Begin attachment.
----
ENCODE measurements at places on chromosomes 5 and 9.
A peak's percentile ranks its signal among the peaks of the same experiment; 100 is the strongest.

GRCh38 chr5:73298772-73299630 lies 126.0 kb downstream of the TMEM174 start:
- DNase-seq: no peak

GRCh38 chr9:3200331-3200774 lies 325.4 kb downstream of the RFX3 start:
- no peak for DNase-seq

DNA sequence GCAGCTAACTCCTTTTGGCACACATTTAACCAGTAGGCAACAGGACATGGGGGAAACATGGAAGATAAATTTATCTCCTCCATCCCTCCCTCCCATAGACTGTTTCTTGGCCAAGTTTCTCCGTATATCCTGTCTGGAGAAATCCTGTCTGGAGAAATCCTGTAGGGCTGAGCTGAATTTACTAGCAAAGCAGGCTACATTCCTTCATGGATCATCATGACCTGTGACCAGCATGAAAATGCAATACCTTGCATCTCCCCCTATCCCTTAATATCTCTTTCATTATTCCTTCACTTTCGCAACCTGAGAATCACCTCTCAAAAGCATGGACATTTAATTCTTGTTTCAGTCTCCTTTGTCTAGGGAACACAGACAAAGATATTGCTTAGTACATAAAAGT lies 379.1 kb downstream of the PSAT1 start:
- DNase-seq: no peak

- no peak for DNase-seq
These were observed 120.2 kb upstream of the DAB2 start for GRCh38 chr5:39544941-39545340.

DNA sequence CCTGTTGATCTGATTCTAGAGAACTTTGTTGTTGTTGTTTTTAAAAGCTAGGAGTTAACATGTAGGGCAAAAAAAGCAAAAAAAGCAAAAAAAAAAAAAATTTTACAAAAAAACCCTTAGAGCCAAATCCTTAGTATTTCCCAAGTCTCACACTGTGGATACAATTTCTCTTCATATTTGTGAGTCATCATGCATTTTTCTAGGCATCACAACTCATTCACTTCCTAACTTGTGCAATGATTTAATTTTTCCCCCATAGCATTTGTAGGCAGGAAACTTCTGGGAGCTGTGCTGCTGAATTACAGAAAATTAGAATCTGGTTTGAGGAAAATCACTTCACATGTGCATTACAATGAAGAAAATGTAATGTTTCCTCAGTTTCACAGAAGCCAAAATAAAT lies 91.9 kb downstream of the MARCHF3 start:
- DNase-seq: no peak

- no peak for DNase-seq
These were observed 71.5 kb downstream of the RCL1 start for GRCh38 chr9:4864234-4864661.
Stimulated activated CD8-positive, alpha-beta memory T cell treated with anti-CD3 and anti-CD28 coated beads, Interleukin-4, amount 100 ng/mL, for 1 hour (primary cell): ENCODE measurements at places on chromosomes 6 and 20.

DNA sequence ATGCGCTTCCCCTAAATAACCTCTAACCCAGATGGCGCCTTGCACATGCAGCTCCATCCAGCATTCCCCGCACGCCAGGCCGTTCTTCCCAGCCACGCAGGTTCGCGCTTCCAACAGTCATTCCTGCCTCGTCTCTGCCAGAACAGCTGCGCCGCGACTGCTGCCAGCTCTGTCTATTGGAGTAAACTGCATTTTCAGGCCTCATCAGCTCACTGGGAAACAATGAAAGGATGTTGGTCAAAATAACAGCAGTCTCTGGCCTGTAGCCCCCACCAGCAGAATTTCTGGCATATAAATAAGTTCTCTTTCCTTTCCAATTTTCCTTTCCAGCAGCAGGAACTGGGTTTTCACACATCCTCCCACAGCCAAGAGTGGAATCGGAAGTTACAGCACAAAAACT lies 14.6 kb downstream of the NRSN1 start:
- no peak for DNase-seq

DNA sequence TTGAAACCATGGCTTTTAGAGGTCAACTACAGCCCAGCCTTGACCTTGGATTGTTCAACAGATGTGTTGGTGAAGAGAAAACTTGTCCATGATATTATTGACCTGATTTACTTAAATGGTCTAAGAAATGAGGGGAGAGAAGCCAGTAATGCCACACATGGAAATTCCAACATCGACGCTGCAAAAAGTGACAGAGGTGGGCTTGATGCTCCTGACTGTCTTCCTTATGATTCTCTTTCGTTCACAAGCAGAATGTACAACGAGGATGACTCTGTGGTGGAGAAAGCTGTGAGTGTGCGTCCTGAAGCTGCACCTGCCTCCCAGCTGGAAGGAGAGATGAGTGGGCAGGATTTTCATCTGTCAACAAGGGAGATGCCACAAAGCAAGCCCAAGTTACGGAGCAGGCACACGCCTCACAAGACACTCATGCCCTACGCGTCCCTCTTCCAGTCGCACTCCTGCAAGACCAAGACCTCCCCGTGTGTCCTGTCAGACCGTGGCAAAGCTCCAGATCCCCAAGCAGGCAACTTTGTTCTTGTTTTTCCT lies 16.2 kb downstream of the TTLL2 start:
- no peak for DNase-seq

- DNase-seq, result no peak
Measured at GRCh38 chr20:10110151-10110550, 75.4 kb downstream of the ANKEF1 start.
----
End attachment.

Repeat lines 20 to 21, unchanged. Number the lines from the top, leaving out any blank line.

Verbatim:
- DNase-seq, result no peak
Measured at GRCh38 chr20:10110151-10110550, 75.4 kb downstream of the ANKEF1 start.